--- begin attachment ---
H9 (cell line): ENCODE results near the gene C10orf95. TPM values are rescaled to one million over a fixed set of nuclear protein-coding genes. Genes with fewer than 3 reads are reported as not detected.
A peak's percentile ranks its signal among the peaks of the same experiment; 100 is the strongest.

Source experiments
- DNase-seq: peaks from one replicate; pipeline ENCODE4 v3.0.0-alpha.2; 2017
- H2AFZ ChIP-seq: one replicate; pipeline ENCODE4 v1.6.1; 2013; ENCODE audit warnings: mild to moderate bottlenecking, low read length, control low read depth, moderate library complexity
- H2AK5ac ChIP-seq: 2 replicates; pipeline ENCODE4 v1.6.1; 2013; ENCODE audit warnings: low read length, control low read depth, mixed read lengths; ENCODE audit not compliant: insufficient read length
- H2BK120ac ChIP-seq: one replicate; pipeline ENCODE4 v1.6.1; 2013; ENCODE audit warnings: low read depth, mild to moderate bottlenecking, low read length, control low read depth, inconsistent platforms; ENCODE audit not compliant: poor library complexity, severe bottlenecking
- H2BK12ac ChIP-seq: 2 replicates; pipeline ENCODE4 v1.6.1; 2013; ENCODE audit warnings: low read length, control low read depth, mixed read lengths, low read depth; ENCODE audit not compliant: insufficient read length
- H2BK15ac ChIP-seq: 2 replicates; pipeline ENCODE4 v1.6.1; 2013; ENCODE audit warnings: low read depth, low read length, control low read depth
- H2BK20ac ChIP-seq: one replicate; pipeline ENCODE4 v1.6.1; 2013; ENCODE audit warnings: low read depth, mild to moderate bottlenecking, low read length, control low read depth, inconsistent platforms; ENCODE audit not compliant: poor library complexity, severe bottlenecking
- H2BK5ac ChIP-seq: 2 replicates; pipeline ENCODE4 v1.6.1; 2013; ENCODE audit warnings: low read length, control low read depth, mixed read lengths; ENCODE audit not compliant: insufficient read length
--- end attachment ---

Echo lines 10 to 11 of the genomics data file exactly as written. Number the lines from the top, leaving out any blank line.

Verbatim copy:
- H2BK20ac ChIP-seq: one replicate; pipeline ENCODE4 v1.6.1; 2013; ENCODE audit warnings: low read depth, mild to moderate bottlenecking, low read length, control low read depth, inconsistent platforms; ENCODE audit not compliant: poor library complexity, severe bottlenecking
- H2BK5ac ChIP-seq: 2 replicates; pipeline ENCODE4 v1.6.1; 2013; ENCODE audit warnings: low read length, control low read depth, mixed read lengths; ENCODE audit not compliant: insufficient read length